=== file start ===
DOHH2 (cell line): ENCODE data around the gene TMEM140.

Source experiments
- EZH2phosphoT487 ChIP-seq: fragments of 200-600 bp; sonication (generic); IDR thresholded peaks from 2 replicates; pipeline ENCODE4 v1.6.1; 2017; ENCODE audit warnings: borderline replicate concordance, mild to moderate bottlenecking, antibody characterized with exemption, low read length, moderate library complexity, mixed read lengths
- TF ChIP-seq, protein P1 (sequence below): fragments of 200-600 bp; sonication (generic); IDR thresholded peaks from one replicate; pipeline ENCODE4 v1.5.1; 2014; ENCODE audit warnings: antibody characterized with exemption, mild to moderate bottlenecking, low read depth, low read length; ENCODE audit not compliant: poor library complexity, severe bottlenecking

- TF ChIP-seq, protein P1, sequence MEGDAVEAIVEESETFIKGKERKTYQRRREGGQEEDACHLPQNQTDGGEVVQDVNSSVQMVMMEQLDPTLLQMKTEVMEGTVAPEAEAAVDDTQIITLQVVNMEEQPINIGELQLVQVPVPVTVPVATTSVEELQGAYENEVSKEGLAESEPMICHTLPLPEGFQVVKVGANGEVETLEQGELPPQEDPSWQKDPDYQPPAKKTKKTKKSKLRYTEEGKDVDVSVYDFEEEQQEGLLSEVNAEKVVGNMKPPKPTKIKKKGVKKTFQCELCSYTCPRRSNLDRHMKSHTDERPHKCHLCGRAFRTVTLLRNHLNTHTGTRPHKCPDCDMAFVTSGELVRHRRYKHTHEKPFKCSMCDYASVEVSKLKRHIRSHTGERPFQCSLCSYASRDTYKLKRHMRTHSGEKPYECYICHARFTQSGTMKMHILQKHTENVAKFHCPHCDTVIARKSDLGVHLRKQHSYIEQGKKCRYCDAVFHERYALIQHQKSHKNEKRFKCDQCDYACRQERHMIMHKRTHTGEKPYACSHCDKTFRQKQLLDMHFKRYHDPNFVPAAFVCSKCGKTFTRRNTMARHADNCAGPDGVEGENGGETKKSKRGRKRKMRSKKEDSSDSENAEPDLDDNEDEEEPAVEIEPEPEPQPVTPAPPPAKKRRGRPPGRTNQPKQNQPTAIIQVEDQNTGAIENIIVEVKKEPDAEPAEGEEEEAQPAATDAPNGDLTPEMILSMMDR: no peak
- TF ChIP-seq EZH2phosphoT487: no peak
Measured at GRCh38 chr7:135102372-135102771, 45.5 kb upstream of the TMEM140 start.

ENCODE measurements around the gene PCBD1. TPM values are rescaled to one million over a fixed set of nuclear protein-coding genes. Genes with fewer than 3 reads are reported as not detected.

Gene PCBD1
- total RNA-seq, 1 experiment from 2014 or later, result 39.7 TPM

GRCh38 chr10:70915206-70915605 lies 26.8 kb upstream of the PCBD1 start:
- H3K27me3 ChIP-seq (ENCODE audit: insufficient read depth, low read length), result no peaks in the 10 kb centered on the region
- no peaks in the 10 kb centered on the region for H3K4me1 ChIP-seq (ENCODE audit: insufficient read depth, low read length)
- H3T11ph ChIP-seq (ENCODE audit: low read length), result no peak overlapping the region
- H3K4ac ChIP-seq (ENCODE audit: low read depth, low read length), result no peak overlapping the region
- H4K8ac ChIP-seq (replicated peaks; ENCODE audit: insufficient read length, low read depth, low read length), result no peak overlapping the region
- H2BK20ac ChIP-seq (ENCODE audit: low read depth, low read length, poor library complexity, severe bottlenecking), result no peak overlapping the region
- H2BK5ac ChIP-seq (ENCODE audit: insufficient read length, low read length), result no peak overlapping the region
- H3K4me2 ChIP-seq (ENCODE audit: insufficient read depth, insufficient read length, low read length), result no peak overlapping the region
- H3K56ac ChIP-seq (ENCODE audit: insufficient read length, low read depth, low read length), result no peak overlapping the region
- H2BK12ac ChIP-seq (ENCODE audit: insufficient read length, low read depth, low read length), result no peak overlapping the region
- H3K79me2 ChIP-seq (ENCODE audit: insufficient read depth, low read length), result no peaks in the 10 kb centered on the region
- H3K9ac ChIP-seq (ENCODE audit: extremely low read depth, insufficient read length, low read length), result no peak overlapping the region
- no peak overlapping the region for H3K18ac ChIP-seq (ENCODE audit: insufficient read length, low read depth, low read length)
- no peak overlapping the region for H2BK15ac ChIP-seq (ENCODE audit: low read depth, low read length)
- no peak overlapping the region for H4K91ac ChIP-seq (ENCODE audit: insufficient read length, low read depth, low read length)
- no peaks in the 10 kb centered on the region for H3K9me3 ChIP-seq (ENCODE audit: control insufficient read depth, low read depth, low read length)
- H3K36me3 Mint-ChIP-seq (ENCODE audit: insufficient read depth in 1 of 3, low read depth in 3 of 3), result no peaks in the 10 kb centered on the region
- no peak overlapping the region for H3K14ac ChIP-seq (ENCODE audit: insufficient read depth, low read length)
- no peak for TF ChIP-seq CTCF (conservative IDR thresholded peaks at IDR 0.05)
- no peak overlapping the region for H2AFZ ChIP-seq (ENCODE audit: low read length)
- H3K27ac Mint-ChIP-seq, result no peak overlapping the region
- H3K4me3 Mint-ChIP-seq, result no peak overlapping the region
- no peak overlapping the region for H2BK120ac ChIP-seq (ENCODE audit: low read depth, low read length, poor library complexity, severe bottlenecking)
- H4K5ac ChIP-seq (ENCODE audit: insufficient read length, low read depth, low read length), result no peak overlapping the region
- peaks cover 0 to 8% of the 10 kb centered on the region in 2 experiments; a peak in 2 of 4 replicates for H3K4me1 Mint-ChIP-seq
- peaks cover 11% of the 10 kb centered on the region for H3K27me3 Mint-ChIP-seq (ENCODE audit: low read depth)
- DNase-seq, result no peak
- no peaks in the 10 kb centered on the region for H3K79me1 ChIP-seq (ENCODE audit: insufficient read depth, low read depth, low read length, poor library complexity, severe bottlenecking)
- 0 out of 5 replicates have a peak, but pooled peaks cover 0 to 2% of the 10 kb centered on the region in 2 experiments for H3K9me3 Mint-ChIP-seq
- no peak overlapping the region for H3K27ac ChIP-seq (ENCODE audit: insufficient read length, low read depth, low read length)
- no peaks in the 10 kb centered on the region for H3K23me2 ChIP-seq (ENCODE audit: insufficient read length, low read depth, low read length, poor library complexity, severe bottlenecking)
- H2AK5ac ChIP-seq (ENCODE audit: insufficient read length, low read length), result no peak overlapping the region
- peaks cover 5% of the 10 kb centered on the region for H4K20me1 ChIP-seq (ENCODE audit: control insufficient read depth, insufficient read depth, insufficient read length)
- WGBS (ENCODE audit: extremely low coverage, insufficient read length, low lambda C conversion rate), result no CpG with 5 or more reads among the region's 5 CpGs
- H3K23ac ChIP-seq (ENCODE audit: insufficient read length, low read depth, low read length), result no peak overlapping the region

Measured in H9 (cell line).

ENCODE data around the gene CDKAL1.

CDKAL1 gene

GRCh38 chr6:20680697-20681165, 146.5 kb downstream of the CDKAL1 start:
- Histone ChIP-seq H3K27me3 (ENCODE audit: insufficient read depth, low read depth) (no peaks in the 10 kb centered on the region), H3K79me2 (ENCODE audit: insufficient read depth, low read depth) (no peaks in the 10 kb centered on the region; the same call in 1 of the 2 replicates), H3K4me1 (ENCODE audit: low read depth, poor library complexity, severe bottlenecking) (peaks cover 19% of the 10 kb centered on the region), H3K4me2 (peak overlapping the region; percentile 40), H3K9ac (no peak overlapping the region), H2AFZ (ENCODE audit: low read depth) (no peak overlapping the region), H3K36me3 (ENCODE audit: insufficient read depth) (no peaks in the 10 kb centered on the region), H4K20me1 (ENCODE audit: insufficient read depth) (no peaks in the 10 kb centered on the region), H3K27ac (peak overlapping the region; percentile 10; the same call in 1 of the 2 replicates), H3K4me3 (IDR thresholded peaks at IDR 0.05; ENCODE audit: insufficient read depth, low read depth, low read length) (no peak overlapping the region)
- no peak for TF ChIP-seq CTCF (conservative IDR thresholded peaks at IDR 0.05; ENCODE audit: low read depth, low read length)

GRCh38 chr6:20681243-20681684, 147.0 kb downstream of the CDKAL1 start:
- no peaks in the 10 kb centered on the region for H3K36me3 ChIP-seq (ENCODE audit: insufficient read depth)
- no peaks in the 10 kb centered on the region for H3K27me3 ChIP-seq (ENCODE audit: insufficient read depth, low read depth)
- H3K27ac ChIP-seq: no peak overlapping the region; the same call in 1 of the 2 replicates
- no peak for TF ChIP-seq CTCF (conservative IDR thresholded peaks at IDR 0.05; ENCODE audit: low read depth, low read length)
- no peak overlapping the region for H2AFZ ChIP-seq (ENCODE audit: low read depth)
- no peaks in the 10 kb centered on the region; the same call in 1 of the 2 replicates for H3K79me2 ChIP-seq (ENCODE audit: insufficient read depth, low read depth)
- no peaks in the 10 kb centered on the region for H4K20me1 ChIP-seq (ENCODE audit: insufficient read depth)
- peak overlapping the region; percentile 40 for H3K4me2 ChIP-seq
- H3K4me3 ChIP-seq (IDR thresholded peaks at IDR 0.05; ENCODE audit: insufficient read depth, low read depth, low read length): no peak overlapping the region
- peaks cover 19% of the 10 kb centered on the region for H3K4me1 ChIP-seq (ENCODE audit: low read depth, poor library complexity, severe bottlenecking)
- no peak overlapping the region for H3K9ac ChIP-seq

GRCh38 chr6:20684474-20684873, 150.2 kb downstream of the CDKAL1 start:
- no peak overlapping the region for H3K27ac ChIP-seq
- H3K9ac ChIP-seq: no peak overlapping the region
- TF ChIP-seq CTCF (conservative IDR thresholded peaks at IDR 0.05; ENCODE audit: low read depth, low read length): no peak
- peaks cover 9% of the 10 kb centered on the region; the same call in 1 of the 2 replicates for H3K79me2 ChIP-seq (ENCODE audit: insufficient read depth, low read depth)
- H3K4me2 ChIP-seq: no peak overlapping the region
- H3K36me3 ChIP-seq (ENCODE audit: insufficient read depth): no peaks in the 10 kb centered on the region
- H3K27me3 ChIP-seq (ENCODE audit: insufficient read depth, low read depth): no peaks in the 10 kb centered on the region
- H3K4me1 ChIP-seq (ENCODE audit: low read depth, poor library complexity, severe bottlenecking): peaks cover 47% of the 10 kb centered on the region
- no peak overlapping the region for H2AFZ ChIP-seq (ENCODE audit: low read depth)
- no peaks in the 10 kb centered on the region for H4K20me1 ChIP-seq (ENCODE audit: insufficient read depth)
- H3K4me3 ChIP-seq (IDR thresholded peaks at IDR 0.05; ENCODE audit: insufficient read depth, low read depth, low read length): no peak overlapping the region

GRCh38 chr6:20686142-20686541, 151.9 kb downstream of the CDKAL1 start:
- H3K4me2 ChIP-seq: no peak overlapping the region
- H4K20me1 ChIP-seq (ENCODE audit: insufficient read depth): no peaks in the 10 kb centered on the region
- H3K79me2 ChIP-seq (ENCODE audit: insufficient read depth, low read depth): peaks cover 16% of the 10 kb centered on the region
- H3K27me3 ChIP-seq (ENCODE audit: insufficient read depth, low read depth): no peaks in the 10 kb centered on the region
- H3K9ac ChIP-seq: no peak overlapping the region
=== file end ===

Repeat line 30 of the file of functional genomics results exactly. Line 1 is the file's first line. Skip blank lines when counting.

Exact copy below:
- no peak for TF ChIP-seq CTCF (conservative IDR thresholded peaks at IDR 0.05)